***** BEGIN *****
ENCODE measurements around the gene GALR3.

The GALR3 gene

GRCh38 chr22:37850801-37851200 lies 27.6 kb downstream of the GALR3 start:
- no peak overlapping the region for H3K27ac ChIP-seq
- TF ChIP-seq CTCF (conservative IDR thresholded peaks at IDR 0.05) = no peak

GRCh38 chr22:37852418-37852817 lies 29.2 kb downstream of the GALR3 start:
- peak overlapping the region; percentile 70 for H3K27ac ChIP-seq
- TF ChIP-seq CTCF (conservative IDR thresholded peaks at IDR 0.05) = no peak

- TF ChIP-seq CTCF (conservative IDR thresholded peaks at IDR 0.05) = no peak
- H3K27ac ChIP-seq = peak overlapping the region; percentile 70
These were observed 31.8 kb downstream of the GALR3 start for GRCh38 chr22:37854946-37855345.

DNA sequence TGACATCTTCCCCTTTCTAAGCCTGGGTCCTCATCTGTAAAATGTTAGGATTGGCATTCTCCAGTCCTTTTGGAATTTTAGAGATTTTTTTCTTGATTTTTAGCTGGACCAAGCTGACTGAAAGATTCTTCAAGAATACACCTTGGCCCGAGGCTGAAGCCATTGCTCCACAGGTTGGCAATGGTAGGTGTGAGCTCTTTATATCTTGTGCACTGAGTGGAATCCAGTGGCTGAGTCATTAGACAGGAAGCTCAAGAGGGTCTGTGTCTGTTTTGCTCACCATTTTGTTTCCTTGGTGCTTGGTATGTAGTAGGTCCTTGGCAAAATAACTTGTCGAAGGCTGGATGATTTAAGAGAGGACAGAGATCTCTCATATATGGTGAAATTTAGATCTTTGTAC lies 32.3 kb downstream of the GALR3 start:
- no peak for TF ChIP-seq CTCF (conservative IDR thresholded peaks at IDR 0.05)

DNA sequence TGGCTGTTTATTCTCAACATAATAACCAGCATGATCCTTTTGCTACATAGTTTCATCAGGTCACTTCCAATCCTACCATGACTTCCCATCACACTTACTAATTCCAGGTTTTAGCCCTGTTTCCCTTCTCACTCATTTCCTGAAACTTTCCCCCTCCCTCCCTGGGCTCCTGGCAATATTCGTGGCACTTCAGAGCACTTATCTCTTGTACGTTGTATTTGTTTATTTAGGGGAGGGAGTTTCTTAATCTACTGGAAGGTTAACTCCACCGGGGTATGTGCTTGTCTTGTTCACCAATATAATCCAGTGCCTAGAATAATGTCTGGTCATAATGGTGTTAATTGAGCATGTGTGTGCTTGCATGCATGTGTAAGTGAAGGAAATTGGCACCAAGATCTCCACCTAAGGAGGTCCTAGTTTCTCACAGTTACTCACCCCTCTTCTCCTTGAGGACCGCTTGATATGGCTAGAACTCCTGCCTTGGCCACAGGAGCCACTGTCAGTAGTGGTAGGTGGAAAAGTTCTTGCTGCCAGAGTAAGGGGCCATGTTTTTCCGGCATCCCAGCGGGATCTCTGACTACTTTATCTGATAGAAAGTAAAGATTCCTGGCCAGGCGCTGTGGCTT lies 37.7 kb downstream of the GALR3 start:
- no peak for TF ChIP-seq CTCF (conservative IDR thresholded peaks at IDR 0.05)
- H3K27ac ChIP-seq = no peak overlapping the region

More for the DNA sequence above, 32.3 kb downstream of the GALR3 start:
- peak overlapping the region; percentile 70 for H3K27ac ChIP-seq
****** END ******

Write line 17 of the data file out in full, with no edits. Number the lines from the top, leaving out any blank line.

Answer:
More for the DNA sequence above, 32.3 kb downstream of the GALR3 start: